For doing that homework assignment that should have been handed in yesterday
Where were you born?
In Dee Street Maternity Hospital, Invercargill, New Zealand in 1967
Where did you grow up and go to school?
I grew up in Invercargill and went to Waverly Park Primary School (a five-minute walk from home), Lithgow Intermediate (a 15-minute bike ride into a southerly wind) and James Hargest High School (a 10-minute walk). I did a Bachelor of Arts, majoring in English Literature at Otago University in Dunedin and graduated from Victoria University in Wellington (the final year at Otago was a lot of Old English – have you ever tried reading that stuff!).
Where do you live?
Just out of Dunedin on a small sheep farm. We also have a few cattle (no dairy cows – I don’t want to get up early in the morning to milk them!)
Do you ever do tours or author visits?
Send me a plane ticket and I’ll be there, especially if it’s Italy, or Greece or somewhere else exotic and/or hot. In New Zealand I visit lots of schools thanks to New Zealand Book Council.
Is Ella West your real name?
It’s a pen name, also called a pseudonym (which is trickier to say and impossible to spell so just use the words pen name). Ella was my great aunt who went to Otago University and studied English, just like me. I have some of her books with “Otago University 1909 – 1910) written by her on the first page. It’s very cool. West was because I wrote Thieves, my first book, when I was living at the time on the West Coast of the South Island. Lots of writers use pen names like John Le Carre and Lee Child. It makes us mysterious!
Are you married? Do you have kids? Tell me all about your family.
One husband, two children, one cat, two farm dogs and chickens (varying numbers).
Do you have another job besides writing?
I also work as a journalist.
Do you have a favourite food?
Pizza, a perfectly cooked steak (medium rare), chocolate cake.
What subject did you hate the most in high school?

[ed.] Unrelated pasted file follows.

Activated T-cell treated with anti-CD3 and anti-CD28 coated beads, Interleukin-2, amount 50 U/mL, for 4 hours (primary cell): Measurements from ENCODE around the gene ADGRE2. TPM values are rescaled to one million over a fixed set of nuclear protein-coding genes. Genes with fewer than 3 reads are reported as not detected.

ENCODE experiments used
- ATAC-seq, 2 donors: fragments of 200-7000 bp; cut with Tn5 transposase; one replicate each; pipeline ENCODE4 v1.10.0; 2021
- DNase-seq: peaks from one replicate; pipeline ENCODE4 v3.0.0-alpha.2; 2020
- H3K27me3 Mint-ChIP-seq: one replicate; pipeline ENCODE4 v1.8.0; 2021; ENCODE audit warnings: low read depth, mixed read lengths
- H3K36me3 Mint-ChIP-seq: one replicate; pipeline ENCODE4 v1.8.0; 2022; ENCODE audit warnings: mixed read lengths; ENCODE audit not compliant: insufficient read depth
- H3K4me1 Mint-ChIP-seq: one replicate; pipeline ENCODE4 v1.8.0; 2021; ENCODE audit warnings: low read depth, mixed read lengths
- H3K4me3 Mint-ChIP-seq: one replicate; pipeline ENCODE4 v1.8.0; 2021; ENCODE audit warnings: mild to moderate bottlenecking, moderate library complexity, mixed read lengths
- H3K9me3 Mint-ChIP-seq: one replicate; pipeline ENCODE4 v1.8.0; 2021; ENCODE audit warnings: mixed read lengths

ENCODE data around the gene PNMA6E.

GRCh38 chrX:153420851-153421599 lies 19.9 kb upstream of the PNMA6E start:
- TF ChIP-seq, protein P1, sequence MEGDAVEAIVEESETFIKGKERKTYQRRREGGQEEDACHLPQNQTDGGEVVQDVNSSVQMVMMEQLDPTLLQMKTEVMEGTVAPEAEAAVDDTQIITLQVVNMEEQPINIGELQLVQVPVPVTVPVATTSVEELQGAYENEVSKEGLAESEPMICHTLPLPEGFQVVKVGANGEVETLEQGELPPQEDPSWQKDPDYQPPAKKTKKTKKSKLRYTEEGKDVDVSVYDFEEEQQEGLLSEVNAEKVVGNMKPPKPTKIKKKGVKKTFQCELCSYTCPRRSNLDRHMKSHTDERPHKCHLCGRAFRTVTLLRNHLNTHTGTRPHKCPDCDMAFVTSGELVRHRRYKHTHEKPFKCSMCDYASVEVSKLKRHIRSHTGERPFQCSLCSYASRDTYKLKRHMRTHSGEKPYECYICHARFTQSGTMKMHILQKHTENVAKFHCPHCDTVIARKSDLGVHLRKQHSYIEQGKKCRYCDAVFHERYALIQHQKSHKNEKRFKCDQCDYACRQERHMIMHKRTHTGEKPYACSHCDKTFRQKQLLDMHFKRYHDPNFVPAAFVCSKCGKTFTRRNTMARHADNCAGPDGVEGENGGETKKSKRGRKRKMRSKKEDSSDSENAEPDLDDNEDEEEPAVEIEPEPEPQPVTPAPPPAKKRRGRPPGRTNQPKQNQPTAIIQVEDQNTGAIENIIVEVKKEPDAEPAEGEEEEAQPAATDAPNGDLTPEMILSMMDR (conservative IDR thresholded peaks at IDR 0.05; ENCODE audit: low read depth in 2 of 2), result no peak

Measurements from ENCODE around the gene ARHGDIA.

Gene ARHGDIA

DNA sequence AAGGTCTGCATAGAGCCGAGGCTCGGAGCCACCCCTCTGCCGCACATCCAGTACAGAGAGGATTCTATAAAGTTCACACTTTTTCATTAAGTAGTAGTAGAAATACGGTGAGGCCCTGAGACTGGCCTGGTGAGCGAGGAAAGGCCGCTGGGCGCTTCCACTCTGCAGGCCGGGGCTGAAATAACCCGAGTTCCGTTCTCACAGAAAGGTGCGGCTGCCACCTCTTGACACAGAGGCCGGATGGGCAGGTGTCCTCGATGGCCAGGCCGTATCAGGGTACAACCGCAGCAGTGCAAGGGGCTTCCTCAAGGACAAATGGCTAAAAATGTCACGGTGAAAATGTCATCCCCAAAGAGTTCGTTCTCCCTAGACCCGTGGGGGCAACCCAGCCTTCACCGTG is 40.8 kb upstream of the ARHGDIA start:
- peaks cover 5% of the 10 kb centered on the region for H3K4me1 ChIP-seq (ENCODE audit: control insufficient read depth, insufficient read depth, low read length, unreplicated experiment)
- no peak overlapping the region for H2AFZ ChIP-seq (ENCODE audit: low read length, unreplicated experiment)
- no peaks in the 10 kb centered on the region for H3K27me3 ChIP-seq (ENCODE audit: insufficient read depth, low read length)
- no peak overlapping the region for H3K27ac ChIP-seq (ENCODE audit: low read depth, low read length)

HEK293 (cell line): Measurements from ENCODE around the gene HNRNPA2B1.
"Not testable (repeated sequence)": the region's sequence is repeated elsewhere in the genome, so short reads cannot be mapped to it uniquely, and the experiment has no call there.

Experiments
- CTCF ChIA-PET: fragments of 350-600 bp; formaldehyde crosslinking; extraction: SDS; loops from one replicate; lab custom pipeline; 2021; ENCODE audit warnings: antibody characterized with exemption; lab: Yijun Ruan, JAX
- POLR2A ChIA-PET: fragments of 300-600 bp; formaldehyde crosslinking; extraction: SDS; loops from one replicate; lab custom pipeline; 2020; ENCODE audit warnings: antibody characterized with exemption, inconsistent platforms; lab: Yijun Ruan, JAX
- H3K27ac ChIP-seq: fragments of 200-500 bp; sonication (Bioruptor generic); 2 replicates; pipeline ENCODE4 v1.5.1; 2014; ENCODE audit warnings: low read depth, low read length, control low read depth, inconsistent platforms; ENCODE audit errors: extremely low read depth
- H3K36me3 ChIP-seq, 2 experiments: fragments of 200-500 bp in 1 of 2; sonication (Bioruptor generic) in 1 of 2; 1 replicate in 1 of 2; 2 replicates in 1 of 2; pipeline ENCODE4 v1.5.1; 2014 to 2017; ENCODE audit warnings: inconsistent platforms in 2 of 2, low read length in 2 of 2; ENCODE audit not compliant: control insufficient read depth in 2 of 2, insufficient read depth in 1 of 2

PE – I was useless at it. Don’t ever pass me the ball.
What’s your favourite colour?
What’s your dream job?
James Bond movie script writer.
When did you first decide you wanted to be a writer?
When I was really young, I can’t remember what age. The first thing I ever had published (besides stuff in the newspapers I was working for) was in New Zealand School Journals when I was about 30. It was a play about the Santa’s reindeer going on strike on Christmas Eve.
Why do you write?
Because it's fun
Why do you write for teenagers?
See above – and really? If your teacher wants answers to dumb questions like this tell them to think up something better!
What awards have you won?
I won the Louis Johnson New Writers’ Bursary in 2006. Thieves (2006) was a finalist in the 2007 New Zealand Post Book Awards for Children and Young Adults, and was listed as a 2007 Storylines Notable Young Adult Fiction Book. Anywhere but Here (2008) was a finalist in the SFFANZ (Science Fiction and Fantasy Association of New Zealand) Sir Julius Vogel Awards in 2009 as was Real Life (2009) the following year. Night Vision (2014) won the 2015 Young Adult section of the LIANZA Awards and was the 2015 Young Adult Children’s Choice winner in the New Zealand Book Awards for Children and Young Adults as well as a finalist for the judges awards.
Is there going to be another Thieves book?